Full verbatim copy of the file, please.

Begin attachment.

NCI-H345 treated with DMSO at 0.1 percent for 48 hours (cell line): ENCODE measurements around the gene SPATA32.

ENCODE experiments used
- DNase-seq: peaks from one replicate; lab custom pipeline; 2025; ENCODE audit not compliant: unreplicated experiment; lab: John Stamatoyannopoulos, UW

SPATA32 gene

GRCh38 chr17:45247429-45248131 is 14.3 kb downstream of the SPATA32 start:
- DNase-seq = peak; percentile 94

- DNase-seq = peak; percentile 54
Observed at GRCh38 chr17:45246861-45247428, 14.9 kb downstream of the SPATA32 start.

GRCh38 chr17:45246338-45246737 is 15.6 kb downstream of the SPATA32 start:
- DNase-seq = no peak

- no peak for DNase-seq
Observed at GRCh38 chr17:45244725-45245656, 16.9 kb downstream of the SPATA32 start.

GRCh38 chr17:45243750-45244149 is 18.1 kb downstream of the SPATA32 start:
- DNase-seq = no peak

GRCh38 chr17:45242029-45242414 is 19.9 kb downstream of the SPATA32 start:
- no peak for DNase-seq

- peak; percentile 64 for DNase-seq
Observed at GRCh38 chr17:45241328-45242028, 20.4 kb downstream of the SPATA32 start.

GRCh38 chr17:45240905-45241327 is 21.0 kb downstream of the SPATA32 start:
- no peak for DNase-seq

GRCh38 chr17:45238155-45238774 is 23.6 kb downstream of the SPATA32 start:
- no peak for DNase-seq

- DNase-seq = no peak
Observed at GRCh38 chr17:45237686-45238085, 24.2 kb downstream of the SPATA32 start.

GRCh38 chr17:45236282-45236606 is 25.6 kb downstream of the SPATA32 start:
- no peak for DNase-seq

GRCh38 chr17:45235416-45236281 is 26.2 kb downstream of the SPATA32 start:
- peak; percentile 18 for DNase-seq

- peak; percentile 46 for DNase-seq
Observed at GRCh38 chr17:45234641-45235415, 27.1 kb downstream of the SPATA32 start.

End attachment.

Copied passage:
NCI-H345 treated with DMSO at 0.1 percent for 48 hours (cell line): ENCODE measurements around the gene SPATA32.

ENCODE experiments used
- DNase-seq: peaks from one replicate; lab custom pipeline; 2025; ENCODE audit not compliant: unreplicated experiment; lab: John Stamatoyannopoulos, UW

SPATA32 gene

GRCh38 chr17:45247429-45248131 is 14.3 kb downstream of the SPATA32 start:
- DNase-seq = peak; percentile 94

- DNase-seq = peak; percentile 54
Observed at GRCh38 chr17:45246861-45247428, 14.9 kb downstream of the SPATA32 start.

GRCh38 chr17:45246338-45246737 is 15.6 kb downstream of the SPATA32 start:
- DNase-seq = no peak

- no peak for DNase-seq
Observed at GRCh38 chr17:45244725-45245656, 16.9 kb downstream of the SPATA32 start.

GRCh38 chr17:45243750-45244149 is 18.1 kb downstream of the SPATA32 start:
- DNase-seq = no peak

GRCh38 chr17:45242029-45242414 is 19.9 kb downstream of the SPATA32 start:
- no peak for DNase-seq

- peak; percentile 64 for DNase-seq
Observed at GRCh38 chr17:45241328-45242028, 20.4 kb downstream of the SPATA32 start.

GRCh38 chr17:45240905-45241327 is 21.0 kb downstream of the SPATA32 start:
- no peak for DNase-seq

GRCh38 chr17:45238155-45238774 is 23.6 kb downstream of the SPATA32 start:
- no peak for DNase-seq

- DNase-seq = no peak
Observed at GRCh38 chr17:45237686-45238085, 24.2 kb downstream of the SPATA32 start.

GRCh38 chr17:45236282-45236606 is 25.6 kb downstream of the SPATA32 start:
- no peak for DNase-seq

GRCh38 chr17:45235416-45236281 is 26.2 kb downstream of the SPATA32 start:
- peak; percentile 18 for DNase-seq

- peak; percentile 46 for DNase-seq
Observed at GRCh38 chr17:45234641-45235415, 27.1 kb downstream of the SPATA32 start.